Every self-respecting cinephile should read Gendy Alimurung‘s exhaustive and disheartening piece in LA Weekly about Hollywood’s inexorable march toward a fully digital cinema and what it means for the rest of the motion picture industry, from arthouses to post-production facilities to film manufacturers and processors. I strongly encourage you to check out the entire piece but the gist is this: by switching from celluloid to digital prints, Hollywood studios save a lot of money on shipping in the short term and, in the process, screw over most of their partners. For example, small independent movie theaters must pay exorbitant fees to convert their projection booths to digital — exorbitant fees they can’t afford — because once the studios convert completely many will stop renting out 35mm film prints. Movie fans lose out too: theaters that can’t afford the conversion will likely go out of business, and many of the more obscure titles currently available on 35mm won’t make the costly transfer over to digital. In other words: you’ll have fewer titles at your disposal and fewer venues to watch them at. It’s like Hollywood’s cutting off its nose because they think they’ll save money on makeup without ever considering where they’re going to put their glasses.
Though much of this information has been examined before, I was particularly alarmed by the section of Alimurung’s report that warns about the unreliability of digital storage as a medium of film preservation. As anyone who’s dropped their laptop and lost the entire contents of their hard drive will tell you, digital information is somewhat less than permanent. You might think the experts at this stuff would be better at it, but no, not really. Take this story about a near-disaster that almost befell Pixar Animation Studios:
“Five years after the first ‘Toy Story’ came out, producers wanted to release it on DVD. When they went back to the original animation files, they realized that 20 percent of the data had been corrupted and was now unusable. Granted, digital was new at the time. Surely advances have made digital storage much less problematic? Not really. Fast-forward to ‘Toy Story 2,’ which was almost erased from history. Pixar stored the ‘Toy Story 2’ files on a Linux machine. One afternoon, someone accidentally hit the delete key sequence on the drive. The movie started disappearing. First Woody’s hat went. Then his boots. Then his body. Then entire scenes. Imagine the horror: 20 people’s work for two years, erased in 20 seconds. Animators were able to reconstitute the missing elements purely by chance: Pixar’s visual arts director had just had a baby, and she’d brought a copy of the movie — the only remaining copy — with her to work on at home.”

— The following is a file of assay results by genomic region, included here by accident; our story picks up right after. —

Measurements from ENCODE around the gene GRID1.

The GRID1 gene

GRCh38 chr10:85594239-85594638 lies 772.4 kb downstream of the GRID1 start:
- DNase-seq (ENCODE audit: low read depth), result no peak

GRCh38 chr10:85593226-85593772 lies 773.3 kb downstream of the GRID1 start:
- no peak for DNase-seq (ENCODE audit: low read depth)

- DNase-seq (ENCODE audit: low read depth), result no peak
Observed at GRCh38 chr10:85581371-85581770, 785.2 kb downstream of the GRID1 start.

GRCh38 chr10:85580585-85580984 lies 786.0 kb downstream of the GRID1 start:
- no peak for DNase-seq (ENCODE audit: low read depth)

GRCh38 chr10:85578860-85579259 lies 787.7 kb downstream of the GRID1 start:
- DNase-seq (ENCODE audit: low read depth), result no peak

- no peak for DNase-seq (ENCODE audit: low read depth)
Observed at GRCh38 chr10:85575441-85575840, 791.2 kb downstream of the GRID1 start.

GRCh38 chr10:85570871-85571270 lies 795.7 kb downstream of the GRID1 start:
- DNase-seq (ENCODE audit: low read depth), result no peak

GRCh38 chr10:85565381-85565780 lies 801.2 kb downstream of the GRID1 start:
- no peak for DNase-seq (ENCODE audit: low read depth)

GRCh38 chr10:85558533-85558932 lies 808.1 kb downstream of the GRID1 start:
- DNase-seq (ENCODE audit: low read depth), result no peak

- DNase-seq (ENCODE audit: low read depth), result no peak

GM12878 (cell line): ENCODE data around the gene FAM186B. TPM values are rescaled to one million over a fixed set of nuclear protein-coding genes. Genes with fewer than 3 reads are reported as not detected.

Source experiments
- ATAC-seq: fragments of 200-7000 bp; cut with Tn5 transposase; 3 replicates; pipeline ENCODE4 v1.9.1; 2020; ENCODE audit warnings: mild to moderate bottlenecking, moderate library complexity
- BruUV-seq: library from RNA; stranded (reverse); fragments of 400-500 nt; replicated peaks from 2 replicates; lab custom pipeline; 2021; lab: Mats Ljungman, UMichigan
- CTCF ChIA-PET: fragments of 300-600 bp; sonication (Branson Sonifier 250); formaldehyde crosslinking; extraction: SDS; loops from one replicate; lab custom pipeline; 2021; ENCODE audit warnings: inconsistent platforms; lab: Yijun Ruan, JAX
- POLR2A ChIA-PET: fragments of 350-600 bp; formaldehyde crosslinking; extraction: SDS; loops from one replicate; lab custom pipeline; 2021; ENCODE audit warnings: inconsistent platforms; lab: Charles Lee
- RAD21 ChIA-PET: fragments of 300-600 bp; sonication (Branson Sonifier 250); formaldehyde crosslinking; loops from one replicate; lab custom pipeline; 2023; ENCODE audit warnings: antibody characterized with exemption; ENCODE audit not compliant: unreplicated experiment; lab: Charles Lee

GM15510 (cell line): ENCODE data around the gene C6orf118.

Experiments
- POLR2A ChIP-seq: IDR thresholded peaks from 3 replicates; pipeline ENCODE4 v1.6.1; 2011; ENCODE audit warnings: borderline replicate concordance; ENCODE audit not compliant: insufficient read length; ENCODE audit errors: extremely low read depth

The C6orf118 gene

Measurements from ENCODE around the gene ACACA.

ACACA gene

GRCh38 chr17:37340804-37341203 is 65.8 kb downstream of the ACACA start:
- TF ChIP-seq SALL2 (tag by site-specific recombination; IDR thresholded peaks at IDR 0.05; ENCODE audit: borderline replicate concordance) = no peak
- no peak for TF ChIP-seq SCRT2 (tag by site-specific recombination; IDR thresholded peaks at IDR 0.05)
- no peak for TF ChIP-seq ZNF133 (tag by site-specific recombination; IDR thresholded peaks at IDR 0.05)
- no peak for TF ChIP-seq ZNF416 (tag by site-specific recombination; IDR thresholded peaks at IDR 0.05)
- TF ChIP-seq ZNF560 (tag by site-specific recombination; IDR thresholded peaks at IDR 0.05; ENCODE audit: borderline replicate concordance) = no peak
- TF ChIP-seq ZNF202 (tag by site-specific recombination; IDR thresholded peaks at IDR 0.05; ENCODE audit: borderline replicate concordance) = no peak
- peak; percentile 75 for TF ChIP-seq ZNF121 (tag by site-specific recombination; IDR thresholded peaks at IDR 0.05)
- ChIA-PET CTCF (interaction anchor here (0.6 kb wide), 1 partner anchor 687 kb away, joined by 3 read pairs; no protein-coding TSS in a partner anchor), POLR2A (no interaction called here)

This isn’t some low-rent operation we’re talking about; this is Pixar! All they do is digital! If they can occasionally get it wrong on such a potentially catastrophic scale, what chance does a studio transitioning from film to digital have?
A movie’s permanent erasure seems inevitable at this point; it’s not a matter of if, just a matter of when and which one. I’m just crossing my fingers that when some boob at a studio archive accidentally spills his coffee on a movie, he destroys “Jaws the Revenge” and not “Jaws.”